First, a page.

In situations where a manager has a direct report older than them, the manager must have enough self-confidence to respect the experience and not try to dictate or micro-manage. This can even help young manager accelerate their own learning and growth. However, many young managers are uncomfortable in situations where their employees are much older than them and can fall into a trap where they dictate and micro-manage as a reactionary tactic, which leads to either mistreatment, ignorance, under-utilization, or a general lack of success in these situations. As a result, many organizations with younger management chains are reticent to hire older workers. Younger managers need to show respect, and make a solid first impression with older employees, and be open to listening to their wisdom, while still maintaining their position as the leader.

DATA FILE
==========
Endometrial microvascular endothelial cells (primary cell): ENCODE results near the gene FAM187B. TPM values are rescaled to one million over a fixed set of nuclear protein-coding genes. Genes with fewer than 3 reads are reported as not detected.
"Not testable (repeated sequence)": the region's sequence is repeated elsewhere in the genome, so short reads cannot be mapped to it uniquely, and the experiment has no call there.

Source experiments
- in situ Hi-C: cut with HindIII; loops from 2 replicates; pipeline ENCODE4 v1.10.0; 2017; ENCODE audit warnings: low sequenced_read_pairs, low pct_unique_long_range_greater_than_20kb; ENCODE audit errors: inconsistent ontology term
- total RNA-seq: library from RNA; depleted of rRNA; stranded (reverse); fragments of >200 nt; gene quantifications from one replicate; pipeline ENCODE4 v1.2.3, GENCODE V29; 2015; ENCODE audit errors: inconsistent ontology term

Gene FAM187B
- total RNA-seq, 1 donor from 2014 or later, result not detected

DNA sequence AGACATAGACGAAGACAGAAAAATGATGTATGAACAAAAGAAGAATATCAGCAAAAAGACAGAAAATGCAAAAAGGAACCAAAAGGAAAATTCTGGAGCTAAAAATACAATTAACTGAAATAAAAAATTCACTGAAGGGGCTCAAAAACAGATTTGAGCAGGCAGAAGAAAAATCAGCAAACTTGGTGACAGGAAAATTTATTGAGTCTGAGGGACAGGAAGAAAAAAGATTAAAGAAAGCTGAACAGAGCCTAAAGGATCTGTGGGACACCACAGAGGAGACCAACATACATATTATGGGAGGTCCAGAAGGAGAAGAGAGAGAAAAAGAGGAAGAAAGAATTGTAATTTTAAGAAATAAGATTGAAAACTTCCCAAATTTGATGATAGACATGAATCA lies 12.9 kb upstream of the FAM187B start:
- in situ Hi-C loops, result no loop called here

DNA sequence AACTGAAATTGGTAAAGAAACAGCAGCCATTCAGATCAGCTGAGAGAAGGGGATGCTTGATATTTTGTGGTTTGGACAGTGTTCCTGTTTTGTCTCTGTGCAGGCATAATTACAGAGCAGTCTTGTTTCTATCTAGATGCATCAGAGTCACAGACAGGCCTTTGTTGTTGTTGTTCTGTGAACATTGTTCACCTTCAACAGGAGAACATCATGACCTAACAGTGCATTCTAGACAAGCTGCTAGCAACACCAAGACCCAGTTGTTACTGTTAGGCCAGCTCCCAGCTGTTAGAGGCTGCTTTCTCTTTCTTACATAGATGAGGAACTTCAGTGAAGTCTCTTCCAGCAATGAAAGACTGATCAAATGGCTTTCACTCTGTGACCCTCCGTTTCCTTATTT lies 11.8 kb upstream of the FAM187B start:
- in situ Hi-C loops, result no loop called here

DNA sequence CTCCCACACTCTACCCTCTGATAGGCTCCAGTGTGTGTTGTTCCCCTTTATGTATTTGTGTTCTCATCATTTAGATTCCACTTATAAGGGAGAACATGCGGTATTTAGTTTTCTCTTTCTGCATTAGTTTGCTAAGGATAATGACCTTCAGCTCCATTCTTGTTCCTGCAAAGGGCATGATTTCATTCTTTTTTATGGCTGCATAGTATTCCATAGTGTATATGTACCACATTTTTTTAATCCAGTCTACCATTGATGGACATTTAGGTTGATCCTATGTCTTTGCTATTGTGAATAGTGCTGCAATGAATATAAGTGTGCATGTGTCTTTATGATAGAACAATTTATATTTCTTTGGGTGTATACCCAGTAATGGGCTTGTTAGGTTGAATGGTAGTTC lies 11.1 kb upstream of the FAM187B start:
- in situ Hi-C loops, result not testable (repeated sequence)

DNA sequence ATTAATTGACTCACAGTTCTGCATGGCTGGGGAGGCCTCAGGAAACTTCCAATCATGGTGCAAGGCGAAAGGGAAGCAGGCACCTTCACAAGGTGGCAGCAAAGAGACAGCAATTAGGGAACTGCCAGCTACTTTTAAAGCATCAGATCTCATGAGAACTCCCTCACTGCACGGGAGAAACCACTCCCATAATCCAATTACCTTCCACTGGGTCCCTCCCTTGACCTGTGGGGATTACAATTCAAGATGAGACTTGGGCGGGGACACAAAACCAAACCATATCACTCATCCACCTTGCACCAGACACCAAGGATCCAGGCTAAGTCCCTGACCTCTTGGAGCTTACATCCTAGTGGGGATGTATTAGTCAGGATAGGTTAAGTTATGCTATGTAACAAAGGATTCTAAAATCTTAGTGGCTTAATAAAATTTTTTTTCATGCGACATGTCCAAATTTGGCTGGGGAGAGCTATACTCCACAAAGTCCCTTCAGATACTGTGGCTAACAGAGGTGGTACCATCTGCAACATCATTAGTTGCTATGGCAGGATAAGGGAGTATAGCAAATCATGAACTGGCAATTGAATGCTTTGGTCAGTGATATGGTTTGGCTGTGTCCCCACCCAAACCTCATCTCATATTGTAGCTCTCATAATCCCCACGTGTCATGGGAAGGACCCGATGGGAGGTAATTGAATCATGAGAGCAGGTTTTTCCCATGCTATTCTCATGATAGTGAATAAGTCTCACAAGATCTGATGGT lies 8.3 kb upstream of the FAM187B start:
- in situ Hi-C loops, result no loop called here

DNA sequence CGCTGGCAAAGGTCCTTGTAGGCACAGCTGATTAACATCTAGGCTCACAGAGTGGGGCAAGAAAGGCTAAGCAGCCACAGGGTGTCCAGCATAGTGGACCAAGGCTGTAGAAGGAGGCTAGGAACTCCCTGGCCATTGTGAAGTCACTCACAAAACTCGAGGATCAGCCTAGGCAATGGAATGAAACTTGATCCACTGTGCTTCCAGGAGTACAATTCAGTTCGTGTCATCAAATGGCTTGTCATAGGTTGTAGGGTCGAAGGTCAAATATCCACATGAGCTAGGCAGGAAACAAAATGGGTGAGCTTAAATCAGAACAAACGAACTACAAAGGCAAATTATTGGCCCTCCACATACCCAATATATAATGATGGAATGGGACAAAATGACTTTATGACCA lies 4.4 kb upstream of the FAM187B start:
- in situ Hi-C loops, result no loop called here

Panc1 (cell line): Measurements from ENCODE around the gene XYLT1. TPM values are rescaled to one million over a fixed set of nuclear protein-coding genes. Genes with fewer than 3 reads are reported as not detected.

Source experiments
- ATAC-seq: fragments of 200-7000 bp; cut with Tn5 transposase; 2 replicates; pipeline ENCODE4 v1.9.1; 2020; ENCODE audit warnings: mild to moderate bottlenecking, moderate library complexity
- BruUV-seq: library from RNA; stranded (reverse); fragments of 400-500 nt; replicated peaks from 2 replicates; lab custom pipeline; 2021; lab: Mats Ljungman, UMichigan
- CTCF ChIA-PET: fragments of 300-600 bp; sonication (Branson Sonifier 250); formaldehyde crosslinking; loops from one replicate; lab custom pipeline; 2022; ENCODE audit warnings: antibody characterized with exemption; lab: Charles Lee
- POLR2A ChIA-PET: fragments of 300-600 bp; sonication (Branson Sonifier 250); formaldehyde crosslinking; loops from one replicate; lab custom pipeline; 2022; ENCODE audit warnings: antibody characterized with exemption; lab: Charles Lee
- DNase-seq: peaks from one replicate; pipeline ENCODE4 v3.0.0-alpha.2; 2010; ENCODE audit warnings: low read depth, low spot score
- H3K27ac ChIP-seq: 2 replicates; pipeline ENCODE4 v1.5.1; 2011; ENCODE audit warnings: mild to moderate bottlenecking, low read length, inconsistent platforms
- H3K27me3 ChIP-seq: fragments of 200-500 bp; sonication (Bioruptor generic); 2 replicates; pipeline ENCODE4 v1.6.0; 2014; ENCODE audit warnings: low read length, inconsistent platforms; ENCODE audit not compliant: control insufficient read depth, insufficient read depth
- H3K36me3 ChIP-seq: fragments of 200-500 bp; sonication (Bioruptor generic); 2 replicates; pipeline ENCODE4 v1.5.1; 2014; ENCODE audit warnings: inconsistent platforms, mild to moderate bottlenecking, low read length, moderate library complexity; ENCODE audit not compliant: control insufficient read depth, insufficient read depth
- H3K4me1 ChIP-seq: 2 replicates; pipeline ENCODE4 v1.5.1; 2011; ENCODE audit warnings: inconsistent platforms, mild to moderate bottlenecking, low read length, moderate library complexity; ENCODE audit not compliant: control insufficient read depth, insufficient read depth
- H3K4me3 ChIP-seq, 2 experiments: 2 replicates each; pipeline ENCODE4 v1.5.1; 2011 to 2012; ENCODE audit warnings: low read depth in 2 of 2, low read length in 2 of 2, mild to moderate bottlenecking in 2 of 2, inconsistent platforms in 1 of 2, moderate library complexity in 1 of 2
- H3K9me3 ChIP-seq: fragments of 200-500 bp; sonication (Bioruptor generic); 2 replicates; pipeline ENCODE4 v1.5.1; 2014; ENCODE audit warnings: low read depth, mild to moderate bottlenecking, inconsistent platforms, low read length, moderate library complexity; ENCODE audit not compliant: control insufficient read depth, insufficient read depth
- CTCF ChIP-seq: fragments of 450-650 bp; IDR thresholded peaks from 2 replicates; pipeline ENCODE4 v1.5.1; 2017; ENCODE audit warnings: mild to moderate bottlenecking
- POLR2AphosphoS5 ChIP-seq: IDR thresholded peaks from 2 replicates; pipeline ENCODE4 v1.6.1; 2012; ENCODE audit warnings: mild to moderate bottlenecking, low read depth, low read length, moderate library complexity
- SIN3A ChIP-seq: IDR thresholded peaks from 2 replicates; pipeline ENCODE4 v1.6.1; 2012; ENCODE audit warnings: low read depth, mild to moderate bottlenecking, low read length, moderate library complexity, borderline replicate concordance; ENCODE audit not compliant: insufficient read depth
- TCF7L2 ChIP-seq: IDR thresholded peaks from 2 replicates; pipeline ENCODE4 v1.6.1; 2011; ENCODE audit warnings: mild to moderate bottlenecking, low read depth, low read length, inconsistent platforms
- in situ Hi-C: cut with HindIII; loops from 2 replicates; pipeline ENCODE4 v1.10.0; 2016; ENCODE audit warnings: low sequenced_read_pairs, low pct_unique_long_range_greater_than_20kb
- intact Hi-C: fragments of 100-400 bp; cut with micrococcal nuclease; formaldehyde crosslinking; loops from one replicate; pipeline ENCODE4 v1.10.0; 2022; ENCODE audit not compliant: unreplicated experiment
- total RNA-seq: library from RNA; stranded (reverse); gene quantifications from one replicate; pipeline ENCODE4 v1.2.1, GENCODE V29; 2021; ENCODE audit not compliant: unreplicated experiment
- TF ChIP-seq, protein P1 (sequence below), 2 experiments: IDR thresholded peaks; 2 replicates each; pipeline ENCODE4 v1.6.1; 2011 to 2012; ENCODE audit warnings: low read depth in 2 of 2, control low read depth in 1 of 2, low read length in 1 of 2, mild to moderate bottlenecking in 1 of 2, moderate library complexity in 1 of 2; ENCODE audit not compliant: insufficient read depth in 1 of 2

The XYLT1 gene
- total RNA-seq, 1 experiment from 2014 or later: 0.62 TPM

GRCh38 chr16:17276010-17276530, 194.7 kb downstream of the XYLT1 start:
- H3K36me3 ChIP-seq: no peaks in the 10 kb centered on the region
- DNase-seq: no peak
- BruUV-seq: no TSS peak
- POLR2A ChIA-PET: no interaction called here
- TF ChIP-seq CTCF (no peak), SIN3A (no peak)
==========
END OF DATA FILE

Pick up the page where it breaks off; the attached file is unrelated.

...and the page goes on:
Asking questions, asking for feedback and learning from employees are areas where younger managers must particularly focus on, and can do so without losing authority as a leader.
As with most employees, older workers want to be respected, to be consulted and involved in decision making. Younger managers need to engage older employees and empower them, perhaps more so than they typically would with employees of a similar age or generation.
Lastly it is important for the younger manager to understand the people s/he is managing, and be aware of the motivations and tendencies of the older workforce.
The Older Workforce
With regards to the older workforce challenges for many companies around engagement lie in understanding the demographical changes at play, ensuring that the rise in workforce age is treated with respect and urgency (taking into account older workers’ unique traits), and ensuring that older employees have positive exit experiences.